Business analysts in Mississippi are watching as Kodak completed 20 months of Chapter 11 bankruptcy protection on Sept. 3 and addressed huge expenses that the company carried from days when it was much bigger. Instead of filing Chapter 7 bankruptcy and closing their doors, the company opted to restructure their business and make a new beginning.
The company’s CEO felt that the decision was the best although it was difficult for many people. He became president in 2006 when the company was struggling due to a number of shortfalls, such as retiree health care in this nation and pension fund shortages in the United Kingdom. He believes that the company will be successful and continue to grow now that the bankruptcy has been resolved. He spent time convincing customers that the bankruptcy would work, and he is looking forward to focusing on the company’s future.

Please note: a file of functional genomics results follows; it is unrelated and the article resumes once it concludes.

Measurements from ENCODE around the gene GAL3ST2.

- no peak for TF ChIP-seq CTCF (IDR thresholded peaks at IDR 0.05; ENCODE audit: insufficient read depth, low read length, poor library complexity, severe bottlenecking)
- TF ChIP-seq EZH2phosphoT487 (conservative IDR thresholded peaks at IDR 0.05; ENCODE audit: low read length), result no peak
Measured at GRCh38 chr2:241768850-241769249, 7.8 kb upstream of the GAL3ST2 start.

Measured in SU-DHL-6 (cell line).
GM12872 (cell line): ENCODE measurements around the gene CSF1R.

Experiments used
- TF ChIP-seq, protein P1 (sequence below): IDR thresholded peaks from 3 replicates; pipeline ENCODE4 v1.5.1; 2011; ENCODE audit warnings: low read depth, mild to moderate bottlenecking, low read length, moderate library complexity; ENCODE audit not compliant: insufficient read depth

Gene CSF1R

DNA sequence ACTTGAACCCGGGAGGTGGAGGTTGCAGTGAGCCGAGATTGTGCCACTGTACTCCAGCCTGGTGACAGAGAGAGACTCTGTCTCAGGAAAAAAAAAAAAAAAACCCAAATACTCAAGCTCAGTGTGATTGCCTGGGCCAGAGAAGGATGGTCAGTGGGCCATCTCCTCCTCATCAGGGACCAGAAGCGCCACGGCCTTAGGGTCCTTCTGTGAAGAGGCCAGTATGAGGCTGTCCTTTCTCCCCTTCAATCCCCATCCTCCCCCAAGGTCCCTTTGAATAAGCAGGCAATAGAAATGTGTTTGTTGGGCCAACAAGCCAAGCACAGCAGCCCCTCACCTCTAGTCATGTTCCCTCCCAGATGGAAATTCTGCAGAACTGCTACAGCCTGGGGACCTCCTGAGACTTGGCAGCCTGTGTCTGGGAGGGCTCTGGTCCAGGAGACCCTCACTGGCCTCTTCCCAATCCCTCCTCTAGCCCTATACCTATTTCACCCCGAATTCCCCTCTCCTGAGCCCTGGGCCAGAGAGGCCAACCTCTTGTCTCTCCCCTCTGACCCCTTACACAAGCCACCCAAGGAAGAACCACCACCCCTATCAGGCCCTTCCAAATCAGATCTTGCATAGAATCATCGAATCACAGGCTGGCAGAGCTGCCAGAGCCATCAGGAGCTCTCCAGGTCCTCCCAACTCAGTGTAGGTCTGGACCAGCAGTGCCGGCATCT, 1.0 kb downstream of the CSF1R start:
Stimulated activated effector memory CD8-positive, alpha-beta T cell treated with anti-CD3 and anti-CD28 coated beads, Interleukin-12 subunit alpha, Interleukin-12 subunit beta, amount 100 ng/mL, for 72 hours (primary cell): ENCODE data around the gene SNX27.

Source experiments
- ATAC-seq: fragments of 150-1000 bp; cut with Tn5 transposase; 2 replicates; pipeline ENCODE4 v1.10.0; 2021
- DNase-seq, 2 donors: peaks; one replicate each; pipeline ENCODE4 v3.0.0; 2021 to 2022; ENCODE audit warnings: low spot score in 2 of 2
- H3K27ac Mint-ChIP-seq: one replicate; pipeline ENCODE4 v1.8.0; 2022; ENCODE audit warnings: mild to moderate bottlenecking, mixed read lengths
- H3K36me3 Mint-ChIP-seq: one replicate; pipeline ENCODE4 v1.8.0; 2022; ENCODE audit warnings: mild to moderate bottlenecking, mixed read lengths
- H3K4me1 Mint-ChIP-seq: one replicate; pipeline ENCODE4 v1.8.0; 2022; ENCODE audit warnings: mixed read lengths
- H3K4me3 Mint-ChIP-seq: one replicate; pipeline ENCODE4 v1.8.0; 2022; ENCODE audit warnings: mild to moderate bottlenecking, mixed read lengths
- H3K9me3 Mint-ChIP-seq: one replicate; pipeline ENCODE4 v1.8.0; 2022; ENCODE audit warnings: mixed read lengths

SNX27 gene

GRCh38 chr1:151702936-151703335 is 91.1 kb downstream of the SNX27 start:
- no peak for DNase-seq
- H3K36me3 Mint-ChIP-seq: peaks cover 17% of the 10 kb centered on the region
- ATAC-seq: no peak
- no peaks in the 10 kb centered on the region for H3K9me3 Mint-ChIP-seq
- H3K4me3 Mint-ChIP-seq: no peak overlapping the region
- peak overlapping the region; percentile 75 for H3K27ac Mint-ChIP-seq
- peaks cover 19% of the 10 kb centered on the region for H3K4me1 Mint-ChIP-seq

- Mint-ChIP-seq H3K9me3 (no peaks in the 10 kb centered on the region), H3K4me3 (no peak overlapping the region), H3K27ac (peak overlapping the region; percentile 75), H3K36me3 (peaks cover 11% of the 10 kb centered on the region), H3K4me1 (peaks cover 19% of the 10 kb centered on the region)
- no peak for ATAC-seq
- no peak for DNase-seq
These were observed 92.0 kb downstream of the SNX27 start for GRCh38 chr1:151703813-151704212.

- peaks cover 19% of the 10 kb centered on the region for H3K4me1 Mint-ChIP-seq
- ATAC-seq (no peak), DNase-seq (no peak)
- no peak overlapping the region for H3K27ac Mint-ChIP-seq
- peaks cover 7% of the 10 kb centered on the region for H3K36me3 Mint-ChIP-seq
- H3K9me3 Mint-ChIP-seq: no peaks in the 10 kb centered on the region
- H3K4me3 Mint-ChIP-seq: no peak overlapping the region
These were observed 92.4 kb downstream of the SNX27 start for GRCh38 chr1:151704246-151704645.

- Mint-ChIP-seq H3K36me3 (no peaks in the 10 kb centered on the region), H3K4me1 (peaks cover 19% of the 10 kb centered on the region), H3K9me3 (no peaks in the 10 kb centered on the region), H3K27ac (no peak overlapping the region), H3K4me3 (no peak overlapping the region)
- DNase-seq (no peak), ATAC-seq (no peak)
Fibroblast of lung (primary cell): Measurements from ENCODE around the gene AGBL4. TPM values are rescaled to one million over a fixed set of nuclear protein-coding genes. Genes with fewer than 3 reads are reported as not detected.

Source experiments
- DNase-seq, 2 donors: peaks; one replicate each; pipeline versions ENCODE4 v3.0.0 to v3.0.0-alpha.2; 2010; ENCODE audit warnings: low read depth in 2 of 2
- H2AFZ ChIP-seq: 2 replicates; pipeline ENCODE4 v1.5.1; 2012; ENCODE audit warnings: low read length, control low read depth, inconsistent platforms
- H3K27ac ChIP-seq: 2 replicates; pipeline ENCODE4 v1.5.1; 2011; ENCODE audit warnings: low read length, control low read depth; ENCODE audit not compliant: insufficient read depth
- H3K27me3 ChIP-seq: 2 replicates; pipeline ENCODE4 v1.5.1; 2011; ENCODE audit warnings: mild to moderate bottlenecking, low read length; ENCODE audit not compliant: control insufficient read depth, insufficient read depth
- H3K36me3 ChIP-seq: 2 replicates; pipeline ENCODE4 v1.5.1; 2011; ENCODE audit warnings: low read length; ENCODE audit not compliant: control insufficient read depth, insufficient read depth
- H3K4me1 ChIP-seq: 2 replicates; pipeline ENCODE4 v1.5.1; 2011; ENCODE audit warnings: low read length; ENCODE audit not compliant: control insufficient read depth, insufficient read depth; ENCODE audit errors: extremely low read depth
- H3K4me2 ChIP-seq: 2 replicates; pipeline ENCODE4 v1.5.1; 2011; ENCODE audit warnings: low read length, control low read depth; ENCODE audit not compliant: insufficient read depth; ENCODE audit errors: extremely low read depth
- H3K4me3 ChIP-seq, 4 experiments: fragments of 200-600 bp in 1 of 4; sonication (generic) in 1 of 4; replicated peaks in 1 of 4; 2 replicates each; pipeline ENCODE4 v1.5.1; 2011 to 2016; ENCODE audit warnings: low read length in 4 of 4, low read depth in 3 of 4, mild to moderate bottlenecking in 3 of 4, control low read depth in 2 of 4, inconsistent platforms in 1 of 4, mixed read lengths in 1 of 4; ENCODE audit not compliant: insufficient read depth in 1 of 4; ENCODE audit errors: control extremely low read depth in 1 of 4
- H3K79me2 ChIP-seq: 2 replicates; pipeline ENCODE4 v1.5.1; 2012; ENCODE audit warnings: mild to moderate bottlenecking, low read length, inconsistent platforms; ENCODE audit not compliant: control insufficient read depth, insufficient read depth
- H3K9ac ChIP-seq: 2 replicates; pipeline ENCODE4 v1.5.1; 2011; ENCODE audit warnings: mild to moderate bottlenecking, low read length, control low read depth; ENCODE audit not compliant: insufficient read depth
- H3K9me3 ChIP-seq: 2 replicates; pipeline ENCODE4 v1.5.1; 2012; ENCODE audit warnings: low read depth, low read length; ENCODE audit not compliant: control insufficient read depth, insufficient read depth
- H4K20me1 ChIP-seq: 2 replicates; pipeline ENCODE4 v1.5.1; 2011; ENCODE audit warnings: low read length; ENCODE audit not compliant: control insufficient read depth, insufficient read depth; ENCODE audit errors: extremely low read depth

The ending of the bankruptcy meant a number of financial changes for Kodak, including the sale of the Document Imaging and the Personalized Imaging business, which involved document scanning and camera, film and photo paper. In addition, the restructuring included the payment of debt, revamping the board and replacement of all stocks and some bonds. Some of the bonds that were cancelled were scheduled to mature between 2013 and 2021. The Document Imaging business and the Personalized Imaging business are now part of a new U.K. company called Kodak Alaris, and both divisions hired new presidents. The new company plans to hire 4,700 employees globally and estimates they will boast revenues of $1.3 billion.
When a business thinks about filing bankruptcy, they might not realize they can restructure their company through Chapter 11. A bankruptcy lawyer might be able to help clients determine if Chapter 7 or Chapter 11 is more appropriate.
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